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The government e-marketplace (GeM) is going to experiment with blockchain technology by running a pilot project for 372 geographical indication (GI)-registered products.

The move is aimed at preparing for a supply of vaccines and medicines in a secure manner on its platform. Itwill help avoid counterfeits andfacilitate the tracking of prescribedstandards throughout the supply chain of a product.

“There is a lot of counterfeiting in GI products. We buy a Pashmina shawl based on what the shopkeeper says. We don’t have the wherewithal to verify it. We are using blockchain technology for GI products where we have end-to-end visibility, which will include the manufacturer, clearing and forwarding (C&F) agents, any of the agencies certifying the quality of the product, GeM, and recipient of the product," GeM chief executive officer Prashant Kumar Singh said in an interview.

“We go to medical stores and buy medicines that have to be stored at minus 10 degrees Celsius. We don’t know whether it has been stored at that temperature from production to consumption stage. Using blockchain technology, by inserting a small IoT (internet of things) device, which keeps on beaming the temperature every 10 seconds, all those who are on the platform will get to see whether the requirement has been met throughout the journey. It enhances authenticity and proves the genuineness of the product," Singh said.

Blockchain is no more a recent technology, but is not well deployed in the country till now, he said.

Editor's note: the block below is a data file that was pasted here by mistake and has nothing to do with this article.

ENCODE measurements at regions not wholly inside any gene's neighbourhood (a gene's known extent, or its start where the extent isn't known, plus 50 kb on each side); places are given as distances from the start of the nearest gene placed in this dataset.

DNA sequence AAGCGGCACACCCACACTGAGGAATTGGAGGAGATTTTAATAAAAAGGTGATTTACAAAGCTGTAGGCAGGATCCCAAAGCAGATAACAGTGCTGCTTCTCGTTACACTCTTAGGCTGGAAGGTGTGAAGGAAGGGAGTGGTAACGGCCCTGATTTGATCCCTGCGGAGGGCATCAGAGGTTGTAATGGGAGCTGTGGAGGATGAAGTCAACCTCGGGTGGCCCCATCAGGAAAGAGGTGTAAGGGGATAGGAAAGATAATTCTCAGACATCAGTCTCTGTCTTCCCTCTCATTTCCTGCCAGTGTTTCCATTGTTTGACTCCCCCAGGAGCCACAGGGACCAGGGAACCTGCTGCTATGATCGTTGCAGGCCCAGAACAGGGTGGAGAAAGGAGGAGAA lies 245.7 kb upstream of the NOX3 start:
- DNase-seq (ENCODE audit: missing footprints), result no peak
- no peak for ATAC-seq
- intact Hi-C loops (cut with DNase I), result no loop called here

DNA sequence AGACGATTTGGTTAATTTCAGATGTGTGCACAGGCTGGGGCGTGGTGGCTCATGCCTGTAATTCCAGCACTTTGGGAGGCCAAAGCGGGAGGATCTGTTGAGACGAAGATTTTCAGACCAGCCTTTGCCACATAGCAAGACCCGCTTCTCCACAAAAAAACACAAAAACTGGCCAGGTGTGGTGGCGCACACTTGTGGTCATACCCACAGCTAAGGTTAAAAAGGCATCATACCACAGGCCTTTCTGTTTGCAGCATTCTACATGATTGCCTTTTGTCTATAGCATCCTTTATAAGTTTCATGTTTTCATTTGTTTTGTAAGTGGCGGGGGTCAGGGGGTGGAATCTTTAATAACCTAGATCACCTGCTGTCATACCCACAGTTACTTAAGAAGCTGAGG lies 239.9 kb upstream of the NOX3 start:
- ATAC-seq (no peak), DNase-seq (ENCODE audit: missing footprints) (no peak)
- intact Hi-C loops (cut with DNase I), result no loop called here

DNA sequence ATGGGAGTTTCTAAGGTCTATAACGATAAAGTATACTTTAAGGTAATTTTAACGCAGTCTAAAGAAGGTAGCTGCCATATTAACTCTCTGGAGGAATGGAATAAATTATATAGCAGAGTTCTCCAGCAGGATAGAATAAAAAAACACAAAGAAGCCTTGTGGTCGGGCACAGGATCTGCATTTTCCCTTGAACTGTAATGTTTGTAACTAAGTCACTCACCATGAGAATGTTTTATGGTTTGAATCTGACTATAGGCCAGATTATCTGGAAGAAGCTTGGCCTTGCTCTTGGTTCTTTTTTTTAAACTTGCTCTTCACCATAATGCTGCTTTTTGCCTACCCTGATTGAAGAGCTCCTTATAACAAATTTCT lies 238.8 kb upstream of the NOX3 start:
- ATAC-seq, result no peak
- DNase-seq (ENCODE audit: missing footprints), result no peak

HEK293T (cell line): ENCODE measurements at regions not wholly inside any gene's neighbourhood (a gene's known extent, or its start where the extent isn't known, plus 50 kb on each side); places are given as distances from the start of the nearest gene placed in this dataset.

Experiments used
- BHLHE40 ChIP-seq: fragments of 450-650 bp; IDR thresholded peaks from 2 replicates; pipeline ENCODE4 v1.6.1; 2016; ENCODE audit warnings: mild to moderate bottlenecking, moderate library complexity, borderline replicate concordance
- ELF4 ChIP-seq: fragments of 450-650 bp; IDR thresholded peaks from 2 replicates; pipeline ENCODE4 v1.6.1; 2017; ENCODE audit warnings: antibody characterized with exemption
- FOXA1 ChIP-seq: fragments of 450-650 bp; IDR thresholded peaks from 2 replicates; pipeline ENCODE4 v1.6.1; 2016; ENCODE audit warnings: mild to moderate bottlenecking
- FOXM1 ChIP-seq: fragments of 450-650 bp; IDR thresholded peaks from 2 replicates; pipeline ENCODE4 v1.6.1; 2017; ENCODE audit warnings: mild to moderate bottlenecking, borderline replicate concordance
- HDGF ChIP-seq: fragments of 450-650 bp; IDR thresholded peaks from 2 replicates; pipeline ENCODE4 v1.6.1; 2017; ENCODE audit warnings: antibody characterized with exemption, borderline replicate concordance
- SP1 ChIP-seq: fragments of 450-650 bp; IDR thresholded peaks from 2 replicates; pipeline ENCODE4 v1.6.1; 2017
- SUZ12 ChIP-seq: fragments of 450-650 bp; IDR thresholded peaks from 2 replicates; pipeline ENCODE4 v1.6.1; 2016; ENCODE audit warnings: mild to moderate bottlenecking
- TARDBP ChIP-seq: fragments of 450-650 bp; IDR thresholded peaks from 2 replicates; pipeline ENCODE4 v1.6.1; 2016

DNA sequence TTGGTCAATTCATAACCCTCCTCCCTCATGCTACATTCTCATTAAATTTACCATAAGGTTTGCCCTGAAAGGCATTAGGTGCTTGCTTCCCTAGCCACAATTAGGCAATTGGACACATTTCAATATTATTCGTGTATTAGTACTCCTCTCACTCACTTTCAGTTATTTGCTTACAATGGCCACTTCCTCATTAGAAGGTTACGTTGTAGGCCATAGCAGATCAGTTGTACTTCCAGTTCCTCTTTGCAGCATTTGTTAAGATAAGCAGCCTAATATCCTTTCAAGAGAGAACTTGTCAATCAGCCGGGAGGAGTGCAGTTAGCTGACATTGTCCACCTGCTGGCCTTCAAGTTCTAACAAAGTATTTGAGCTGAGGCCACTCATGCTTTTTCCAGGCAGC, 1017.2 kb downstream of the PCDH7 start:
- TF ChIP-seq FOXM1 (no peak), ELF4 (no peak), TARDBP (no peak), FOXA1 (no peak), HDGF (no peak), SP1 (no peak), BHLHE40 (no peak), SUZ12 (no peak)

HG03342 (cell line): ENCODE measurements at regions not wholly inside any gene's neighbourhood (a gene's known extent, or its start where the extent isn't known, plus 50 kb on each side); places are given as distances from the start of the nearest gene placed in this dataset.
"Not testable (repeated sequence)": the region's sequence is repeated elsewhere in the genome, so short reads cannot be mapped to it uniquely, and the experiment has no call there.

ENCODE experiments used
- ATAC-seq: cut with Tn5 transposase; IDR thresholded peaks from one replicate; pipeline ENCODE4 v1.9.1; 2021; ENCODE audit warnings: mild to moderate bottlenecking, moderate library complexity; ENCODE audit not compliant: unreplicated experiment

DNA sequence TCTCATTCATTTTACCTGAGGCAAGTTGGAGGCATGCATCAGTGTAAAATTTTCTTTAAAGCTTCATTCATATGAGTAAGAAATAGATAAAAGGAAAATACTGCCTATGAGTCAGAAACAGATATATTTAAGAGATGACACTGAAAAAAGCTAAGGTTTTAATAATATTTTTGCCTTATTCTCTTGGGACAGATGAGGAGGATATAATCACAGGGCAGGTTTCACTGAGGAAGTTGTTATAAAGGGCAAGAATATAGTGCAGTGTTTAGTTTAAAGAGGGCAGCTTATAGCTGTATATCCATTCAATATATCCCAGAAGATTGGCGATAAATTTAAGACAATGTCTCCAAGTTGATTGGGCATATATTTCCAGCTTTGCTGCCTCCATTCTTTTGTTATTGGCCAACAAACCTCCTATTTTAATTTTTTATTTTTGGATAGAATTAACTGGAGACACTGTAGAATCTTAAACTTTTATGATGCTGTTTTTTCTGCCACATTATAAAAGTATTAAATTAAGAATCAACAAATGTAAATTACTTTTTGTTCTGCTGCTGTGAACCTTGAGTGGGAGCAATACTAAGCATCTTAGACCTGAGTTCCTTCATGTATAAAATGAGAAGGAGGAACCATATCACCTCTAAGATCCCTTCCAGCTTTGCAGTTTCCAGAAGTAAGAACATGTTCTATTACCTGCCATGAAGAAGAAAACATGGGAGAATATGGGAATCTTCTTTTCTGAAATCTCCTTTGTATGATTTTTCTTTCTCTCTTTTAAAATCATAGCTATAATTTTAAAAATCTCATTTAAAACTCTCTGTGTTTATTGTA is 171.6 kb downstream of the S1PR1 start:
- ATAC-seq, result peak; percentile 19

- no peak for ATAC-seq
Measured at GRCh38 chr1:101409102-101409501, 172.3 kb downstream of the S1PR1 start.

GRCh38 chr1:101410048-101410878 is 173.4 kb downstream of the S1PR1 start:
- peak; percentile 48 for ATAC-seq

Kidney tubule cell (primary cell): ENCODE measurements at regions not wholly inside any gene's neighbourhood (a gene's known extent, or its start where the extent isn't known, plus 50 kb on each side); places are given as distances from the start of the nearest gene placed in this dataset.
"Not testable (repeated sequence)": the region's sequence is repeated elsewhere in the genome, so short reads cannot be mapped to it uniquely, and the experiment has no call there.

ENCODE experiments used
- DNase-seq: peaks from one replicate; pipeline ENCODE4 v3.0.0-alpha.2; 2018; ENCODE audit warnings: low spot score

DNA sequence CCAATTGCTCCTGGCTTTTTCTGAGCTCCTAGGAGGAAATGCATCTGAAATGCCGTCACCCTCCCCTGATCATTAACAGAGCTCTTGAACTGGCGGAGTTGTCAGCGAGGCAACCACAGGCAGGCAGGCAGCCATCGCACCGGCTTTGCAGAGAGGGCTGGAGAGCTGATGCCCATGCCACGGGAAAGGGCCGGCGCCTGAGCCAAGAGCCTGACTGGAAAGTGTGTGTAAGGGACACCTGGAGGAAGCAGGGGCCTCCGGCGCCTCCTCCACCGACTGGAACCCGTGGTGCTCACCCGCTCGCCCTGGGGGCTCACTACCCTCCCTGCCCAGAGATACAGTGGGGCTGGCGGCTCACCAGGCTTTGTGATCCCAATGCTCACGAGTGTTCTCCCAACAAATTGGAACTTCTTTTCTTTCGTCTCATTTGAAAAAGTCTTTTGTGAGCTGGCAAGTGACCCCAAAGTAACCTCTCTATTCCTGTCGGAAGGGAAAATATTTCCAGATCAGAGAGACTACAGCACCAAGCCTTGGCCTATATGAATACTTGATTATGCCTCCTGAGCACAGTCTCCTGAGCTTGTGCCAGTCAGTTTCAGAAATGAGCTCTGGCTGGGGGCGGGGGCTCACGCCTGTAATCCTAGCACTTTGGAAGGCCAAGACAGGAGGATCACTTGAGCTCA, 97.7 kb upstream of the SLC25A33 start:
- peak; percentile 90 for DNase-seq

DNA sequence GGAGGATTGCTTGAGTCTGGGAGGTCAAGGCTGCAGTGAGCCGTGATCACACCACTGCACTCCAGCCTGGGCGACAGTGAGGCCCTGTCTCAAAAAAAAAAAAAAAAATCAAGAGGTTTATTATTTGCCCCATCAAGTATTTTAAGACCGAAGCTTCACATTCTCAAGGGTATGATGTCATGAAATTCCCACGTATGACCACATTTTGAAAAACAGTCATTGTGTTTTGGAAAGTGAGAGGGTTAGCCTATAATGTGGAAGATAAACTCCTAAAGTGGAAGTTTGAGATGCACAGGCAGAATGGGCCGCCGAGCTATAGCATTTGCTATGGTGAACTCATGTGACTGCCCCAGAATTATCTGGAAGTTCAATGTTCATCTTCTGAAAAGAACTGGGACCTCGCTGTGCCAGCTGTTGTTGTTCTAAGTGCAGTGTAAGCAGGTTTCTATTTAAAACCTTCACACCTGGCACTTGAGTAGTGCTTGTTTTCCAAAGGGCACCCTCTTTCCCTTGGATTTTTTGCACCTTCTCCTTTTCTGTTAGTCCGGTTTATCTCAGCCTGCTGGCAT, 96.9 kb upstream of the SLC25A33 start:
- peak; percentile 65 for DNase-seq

“As we are now self-sufficient in a way and we have certain leverage, we can try out this technology in this segment. Once it succeeds, we can take it to vaccines and medicines," Singh said.

As the government is not a big buyer of the GI products, GeM is contemplating methods of scaling it up, Singh said. “At some stage, we have to see how to take them to customers apart from the government, and what is the best way to do that. The idea is to empower the producers financially and digitally. Our people will do a lot of handholding in the development of that," he said.

The Agricultural and Processed Food Products Export Development Authority (APEDA) also earlier this year launched GrapeNet, a blockchain and cloud migration-enabled certification and traceability software system, for monitoring fresh grapes exported from India to the European Union. The APEDA can trace details of the consignment right from the allocation of the farms for production of the grapes to the point of grapes being delivered to the customers. It will keep a record of all processes involved, which can be traced by customers at the end of the chain to validate the authenticity of grapes being provided to them.

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